The EU’s Big Tech “Hit List” Solidifies
December 07, 2020 at 07:00 AM EST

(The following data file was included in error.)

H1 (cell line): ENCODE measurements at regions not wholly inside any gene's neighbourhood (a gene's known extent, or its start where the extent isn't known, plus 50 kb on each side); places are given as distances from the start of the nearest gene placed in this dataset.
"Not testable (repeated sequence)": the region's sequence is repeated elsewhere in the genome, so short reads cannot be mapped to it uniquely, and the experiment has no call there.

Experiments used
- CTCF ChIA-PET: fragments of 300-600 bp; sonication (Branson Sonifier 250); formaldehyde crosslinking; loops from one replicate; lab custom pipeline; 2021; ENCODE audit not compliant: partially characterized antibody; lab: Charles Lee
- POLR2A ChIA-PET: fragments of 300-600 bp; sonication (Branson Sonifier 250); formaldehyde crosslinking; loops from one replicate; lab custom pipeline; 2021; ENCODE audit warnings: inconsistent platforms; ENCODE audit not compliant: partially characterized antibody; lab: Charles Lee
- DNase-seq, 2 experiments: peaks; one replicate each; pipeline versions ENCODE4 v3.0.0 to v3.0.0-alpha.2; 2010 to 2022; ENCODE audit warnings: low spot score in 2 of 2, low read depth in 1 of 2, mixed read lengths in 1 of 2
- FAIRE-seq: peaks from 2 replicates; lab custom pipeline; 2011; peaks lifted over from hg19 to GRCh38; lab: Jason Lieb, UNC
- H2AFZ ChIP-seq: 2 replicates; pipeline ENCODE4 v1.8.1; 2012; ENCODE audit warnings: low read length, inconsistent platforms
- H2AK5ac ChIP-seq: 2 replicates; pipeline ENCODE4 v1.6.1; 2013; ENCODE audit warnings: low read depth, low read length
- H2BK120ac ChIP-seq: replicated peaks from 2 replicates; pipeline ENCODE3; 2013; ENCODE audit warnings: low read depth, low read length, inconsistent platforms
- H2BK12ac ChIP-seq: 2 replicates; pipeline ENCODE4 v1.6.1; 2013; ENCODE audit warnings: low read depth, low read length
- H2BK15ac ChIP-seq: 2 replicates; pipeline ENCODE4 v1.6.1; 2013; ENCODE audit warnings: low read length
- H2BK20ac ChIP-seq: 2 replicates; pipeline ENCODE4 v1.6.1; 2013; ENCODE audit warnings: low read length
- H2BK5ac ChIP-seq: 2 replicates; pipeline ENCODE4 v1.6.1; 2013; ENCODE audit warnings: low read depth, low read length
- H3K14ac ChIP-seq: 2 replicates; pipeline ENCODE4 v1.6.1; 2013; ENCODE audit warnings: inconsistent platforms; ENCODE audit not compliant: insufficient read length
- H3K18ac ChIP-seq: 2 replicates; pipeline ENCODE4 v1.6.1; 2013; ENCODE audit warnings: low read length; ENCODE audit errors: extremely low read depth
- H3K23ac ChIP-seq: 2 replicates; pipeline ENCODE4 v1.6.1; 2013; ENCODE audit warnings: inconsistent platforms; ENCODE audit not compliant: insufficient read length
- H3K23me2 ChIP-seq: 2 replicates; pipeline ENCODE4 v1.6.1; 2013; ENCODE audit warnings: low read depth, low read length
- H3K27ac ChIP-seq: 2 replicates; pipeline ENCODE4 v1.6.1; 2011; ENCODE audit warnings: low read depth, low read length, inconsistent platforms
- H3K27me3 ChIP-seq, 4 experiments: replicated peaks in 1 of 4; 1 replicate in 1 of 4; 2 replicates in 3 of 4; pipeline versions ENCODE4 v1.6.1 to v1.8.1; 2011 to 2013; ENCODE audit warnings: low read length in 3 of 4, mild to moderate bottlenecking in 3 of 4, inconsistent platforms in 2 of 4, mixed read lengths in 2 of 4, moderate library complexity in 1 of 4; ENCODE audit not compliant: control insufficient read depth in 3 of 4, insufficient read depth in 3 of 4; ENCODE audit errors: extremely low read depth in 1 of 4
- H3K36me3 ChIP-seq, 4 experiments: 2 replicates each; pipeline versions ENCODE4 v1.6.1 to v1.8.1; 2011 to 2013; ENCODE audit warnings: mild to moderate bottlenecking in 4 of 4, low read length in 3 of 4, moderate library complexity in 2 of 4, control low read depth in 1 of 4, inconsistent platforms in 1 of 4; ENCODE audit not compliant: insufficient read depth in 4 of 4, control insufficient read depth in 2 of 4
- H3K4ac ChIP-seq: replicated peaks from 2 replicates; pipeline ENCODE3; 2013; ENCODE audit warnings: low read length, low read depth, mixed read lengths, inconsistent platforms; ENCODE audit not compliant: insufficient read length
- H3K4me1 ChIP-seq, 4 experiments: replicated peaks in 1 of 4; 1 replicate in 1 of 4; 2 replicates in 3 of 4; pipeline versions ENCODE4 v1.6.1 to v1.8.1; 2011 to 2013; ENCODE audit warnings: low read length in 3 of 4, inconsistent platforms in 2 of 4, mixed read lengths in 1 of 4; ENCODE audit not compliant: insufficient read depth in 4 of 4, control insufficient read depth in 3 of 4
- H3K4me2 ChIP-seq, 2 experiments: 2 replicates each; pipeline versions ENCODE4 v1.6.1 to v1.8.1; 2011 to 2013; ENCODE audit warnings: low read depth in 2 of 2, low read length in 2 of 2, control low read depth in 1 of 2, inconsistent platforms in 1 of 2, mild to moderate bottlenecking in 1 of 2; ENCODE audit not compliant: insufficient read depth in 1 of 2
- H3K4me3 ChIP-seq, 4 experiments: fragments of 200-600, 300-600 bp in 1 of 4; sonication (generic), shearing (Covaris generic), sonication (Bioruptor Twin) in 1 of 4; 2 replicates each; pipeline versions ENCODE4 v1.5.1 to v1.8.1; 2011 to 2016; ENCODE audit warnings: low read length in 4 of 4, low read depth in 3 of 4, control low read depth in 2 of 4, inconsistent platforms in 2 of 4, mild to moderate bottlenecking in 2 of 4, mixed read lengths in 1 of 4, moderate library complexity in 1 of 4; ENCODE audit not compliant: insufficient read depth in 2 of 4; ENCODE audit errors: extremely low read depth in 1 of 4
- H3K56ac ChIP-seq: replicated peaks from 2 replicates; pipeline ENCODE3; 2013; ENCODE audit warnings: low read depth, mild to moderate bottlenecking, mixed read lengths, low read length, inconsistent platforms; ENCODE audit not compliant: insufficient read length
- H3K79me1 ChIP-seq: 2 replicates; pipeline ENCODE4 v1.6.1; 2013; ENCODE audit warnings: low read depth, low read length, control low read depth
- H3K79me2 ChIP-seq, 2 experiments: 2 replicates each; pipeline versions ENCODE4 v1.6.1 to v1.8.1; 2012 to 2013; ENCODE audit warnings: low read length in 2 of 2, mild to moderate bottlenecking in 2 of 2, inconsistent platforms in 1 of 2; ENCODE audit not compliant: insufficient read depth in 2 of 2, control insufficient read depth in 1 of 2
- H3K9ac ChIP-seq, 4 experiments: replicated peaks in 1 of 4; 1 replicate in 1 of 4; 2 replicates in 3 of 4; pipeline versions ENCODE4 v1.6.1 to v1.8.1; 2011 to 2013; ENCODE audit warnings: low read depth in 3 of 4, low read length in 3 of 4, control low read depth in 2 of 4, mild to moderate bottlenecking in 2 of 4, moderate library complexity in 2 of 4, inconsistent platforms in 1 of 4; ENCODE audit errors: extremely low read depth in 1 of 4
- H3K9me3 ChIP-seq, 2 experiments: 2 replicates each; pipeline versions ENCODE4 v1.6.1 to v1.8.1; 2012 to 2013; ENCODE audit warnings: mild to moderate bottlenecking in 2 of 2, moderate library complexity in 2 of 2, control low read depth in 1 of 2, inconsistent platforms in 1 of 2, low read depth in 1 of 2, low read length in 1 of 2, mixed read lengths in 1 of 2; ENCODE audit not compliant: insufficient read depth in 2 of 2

By Jeff Weniger , CFA, Director, Asset Allocation, WisdomTree Is anyone not gunning for Big Tech? Congressional Democrats certainly are. The House Judiciary Subcommittee’s recent 450-page anti-trust report was a wake-up call to the Silicon Valley giants: the prospect of break-up is no longer remote. The document even makes comparisons to the railroad and oil barons of the 1800s. Okay, point taken. The GOP has bones to pick too, arguing that social media’s censorship crosses over into the realm of publishing, theoretically opening the door to libel suits. You may have heard chatter about Section 230 of the 1996 Communications Decency Act, which some politicians are reviewing to see if it can be used to reign in the big social media players. Careful what you wish for—it could actually make the titans stronger. How can this backfire? Start treating social media companies as publishers and you may find that small competitors with tiny legal teams will be dead in the water. In contrast, you know Facebook and Twitter have plenty of lawyers. Wherever this goes, European regulators want in on the action. The term for the EU’s new Tech targets: “hit list.” First and foremost for regulatory focus are Facebook, Apple, Amazon and Google. The last one is a top priority, owing to its greater-than-90% share of global search. The sticky problem with antitrust action directed toward Google? Nobody pays money to use a search engine. You pay with your data. They know more about you than you know about yourself. Unlike the 1980s’ antitrust push against AT&T, today’s issue is not so much about the consumer but about squeezed-out competitors. For example, using Google to search airfares cuts out travel aggregators like Kayak and Expedia. Google the word “restaurant” and the result is so comprehensive that you may not need to visit OpenTable, the reservations site. These problems show why the EU’s key goal is to make the giants provide their data troves to competitors. In search, this would seemingly enable Microsoft’s Bing a market share grab. Tell me: how is society better off if Google dumps a truckload of data on Microsoft’s doorstep? Your guess is as good as mine. Cross your fingers and pray the scrappy Duck Duck Go search engine rises to the occasion. Yet something tells me “the duck” will not be among the default settings on the iPhone 13. Apple wants to sever incestuous ties with Google and make the leap into search, too. That means three mom & pop shops in that business: Google, Microsoft and Apple. Who knows? Maybe one day there will be a half dozen players in the industry. After all, the EU is deemphasizing monetary penalties and playing up lending a hand to competitors. Another concept laid on the table—and remember, we are talking about EU regulators—is extreme circumstance breakup. This one is hard for me to get my mind around. Can you imagine the howl from Washington if Brussels tried to splinter Facebook? If anyone is going to break up American companies, it will be American regulators. However this plays out, the heat is on, from multiple directions. From Democrats, from Republicans, from the EU. Is it a 2021 story, or are these firms okay for a few years? My suspicion is it is being brought to a boil now. The table below shows the weights of Facebook, Apple, Amazon and Google-parent Alphabet in the S&P 500 and in our U.S. equity funds. The WisdomTree U.S. Quality Dividend Growth Fund ( DGRW A- ) is a way to own large-cap core equity without Amazon, Google or Facebook. For broad exposure with none of the four hit list targets, an option is the WisdomTree U.S. High Dividend Fund ( DHS A- ) . For staying in Tech while avoiding mega caps, try the WisdomTree Cloud Computing Fund ( WCLD ) . If you want to take the other side, a thesis whereby the regulators use a gentle touch, you can increase exposure to these companies via the WisdomTree Growth Leaders Fund ( PLAT ) .